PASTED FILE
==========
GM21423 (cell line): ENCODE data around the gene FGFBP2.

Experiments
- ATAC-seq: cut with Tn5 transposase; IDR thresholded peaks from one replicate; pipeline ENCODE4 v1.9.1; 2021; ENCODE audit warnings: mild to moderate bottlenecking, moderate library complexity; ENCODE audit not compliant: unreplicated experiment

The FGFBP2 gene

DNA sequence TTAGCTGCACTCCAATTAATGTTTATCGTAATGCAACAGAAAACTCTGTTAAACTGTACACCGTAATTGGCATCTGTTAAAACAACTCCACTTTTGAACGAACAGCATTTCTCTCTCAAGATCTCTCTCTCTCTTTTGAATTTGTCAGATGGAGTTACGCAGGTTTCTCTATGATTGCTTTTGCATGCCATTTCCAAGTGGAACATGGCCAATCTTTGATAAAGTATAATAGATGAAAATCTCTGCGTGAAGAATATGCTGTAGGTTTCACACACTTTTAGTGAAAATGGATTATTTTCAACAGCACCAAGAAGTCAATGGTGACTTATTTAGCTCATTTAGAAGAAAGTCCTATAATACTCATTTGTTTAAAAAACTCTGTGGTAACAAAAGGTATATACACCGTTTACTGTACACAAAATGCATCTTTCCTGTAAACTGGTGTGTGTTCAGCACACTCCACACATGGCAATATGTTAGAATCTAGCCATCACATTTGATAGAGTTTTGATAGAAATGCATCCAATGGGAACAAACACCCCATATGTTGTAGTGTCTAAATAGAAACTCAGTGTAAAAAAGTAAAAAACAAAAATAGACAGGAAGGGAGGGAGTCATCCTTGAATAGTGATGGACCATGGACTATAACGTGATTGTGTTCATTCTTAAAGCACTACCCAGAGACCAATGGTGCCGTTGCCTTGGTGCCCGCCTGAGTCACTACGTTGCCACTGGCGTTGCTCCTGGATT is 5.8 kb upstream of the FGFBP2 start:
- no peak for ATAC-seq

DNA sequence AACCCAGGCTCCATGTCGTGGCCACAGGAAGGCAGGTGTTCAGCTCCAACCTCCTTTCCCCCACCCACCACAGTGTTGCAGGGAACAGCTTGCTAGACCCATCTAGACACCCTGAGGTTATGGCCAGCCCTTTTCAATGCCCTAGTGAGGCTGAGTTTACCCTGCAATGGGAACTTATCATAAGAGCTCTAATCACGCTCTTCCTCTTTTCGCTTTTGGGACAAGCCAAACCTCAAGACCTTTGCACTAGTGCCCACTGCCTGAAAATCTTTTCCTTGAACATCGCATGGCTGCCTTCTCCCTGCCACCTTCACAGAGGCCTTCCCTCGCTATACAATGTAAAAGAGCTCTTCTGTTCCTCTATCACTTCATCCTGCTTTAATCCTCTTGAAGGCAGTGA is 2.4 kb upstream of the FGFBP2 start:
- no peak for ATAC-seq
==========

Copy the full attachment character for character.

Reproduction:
GM21423 (cell line): ENCODE data around the gene FGFBP2.

Experiments
- ATAC-seq: cut with Tn5 transposase; IDR thresholded peaks from one replicate; pipeline ENCODE4 v1.9.1; 2021; ENCODE audit warnings: mild to moderate bottlenecking, moderate library complexity; ENCODE audit not compliant: unreplicated experiment

The FGFBP2 gene

DNA sequence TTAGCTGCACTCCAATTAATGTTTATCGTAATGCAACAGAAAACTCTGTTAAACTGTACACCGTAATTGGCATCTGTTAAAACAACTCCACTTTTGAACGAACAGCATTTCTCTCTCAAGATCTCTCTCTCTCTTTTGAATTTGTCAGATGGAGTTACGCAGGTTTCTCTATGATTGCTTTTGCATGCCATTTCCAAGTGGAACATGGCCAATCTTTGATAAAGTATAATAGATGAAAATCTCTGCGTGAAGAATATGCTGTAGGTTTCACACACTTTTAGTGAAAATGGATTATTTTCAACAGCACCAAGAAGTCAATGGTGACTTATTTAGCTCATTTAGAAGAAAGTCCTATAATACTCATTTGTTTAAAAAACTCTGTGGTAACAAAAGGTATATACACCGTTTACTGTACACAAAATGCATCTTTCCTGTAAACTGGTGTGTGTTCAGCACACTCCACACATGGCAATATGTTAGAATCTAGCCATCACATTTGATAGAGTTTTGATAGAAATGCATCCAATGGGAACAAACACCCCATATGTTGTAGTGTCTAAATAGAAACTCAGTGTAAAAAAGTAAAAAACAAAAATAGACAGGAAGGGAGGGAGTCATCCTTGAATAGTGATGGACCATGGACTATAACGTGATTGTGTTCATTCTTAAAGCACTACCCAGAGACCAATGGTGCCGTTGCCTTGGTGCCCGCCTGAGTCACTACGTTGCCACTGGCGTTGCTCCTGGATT is 5.8 kb upstream of the FGFBP2 start:
- no peak for ATAC-seq

DNA sequence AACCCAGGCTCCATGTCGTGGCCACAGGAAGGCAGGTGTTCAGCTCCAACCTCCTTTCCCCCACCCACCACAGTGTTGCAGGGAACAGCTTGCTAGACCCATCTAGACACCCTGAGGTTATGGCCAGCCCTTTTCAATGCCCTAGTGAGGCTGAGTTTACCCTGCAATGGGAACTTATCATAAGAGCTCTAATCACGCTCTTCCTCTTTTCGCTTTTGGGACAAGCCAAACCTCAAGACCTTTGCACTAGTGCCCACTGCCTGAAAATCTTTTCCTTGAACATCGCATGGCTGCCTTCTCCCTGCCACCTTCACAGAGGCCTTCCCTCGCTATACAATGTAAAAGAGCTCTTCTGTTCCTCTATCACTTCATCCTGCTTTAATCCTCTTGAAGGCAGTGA is 2.4 kb upstream of the FGFBP2 start:
- no peak for ATAC-seq